Once a constraint has been declared to be a repair constraint it is monitored for violation. Whether a repair constraint is considered to be violated depends on the states of its variables. A temporary assignment of the variables is used for checking constraints. This assignment is called the tentative assignment and is described above. A constraint which is violated in this way is called a conflict constraint.
Normal constraints are turned into repair constraints by giving them one of the following annotations:
This is the simplest form of annotation. r_conflict/2 makes a constraint known to the repair library, i.e. it will initiate monitoring of Constraint for conflicts. When the constraint goes into conflict, it will show up in the conflict set denoted by ConflictSet, from where it can be retrieved using conflict_constraints/2. Constraint can be any goal that works logically, it should be useable as a ground check, and work on any instantiation pattern. Typically, it will be a constraint from some solver library. ConflictSet can be a user-defined name (an atom) or it can be a variable in which case the system returns a conflict set handle that can later be passed to conflict_constraints/2. Example constraint with annotation:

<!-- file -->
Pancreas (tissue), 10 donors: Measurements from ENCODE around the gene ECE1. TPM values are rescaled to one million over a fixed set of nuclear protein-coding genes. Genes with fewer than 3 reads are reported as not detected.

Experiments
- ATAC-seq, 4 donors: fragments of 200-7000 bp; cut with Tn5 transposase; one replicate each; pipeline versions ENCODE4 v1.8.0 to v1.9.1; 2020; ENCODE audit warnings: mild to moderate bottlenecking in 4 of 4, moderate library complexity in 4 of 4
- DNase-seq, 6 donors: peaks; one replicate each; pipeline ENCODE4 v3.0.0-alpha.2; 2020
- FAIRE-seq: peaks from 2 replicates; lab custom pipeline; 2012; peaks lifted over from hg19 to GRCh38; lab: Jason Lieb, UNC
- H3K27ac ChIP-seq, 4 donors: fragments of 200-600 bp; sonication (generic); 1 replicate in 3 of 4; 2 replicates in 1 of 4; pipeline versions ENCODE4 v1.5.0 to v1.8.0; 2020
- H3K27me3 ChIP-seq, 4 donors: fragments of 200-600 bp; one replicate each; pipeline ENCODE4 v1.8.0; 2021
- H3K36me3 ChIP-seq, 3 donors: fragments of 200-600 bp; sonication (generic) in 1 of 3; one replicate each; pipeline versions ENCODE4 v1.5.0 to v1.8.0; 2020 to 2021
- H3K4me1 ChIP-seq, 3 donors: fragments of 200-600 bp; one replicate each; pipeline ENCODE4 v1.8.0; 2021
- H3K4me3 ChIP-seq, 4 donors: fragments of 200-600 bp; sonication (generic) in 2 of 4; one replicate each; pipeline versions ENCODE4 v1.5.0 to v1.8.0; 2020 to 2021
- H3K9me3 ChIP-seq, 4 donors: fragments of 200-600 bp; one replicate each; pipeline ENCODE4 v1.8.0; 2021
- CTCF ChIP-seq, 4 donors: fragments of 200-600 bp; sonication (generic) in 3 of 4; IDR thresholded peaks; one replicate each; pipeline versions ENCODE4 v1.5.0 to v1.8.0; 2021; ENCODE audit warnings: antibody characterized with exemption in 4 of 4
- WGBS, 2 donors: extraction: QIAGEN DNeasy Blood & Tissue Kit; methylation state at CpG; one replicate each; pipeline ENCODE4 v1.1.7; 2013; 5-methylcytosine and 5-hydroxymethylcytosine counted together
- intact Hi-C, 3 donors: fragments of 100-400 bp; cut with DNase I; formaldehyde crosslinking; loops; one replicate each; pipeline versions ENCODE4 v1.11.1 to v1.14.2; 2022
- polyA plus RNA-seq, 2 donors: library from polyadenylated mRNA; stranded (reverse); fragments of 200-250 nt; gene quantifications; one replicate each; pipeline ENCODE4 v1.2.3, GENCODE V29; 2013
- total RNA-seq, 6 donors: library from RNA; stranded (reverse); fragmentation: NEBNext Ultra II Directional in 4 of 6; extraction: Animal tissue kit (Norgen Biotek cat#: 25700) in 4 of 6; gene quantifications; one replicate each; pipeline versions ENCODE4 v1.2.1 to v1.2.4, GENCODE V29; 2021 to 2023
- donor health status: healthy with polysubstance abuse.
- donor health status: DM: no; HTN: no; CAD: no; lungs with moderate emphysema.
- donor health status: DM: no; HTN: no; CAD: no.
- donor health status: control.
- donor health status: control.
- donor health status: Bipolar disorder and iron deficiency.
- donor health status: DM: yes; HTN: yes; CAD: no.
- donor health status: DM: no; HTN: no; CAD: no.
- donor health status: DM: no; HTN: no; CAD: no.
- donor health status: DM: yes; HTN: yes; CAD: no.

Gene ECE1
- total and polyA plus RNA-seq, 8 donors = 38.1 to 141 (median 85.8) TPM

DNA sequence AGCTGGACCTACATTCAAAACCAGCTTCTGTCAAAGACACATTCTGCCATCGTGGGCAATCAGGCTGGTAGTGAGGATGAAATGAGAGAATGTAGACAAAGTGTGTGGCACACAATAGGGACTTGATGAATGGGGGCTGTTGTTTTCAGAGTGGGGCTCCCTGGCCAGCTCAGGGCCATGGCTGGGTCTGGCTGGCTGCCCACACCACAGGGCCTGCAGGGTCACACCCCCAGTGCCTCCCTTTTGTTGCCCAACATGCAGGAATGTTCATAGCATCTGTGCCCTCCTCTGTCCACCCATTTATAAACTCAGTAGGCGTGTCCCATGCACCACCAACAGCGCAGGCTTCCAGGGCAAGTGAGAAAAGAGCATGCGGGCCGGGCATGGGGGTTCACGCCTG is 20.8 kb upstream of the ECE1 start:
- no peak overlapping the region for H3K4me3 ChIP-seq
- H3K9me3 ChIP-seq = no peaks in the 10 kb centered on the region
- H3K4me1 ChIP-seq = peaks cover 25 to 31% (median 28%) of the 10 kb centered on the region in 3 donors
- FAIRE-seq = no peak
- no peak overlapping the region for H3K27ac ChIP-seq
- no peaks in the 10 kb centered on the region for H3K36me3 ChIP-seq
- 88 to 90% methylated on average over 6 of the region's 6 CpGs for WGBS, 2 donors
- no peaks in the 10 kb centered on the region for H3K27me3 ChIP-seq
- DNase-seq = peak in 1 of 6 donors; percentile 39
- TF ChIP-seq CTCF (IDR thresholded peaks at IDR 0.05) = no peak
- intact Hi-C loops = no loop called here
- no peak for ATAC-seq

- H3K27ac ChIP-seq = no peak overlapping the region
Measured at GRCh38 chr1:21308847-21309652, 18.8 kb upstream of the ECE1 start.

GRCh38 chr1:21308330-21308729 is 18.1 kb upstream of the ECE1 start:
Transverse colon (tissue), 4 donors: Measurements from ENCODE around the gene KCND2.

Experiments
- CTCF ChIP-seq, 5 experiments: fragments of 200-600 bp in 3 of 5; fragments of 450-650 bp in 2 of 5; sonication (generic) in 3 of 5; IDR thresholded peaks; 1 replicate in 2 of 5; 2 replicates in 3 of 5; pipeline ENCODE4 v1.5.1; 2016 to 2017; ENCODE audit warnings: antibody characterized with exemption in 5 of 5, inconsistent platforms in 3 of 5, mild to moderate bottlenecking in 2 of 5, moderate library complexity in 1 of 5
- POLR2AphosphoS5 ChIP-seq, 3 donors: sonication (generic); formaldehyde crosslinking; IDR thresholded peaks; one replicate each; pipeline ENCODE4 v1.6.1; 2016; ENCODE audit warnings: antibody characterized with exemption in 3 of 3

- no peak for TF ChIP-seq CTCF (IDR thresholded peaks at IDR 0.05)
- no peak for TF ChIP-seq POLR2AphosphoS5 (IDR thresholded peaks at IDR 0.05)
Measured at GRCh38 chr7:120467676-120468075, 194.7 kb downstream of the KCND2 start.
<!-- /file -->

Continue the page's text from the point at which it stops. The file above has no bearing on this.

fd:(Capacity >= sum(Weights)) r_conflict cap_cstr
Note that using different conflict sets for different groups of constraints will often make the search algorithm easier and more efficient. A second allowed form of the r_conflict/2 annotation is Constraint r_conflict ConflictSet-ConflictData. If this is used, ConflictData will appear in the conflict set instead of the Constraint itself. This feature can be used to pass additional information to the search algorithm.
In addition to what r_conflict/2 does, the r_conflict_prop/2 annotation causes the Constraint to be activated as a goal as soon as it goes into conflict for the first time. If Constraint is a finite-domain constraint for example, this means that domain-based propagation on Constraint will start at that point in time.
Note that if you want constraint propagation from the very beginning, you should simply write the constraint twice, once without and once with annotation.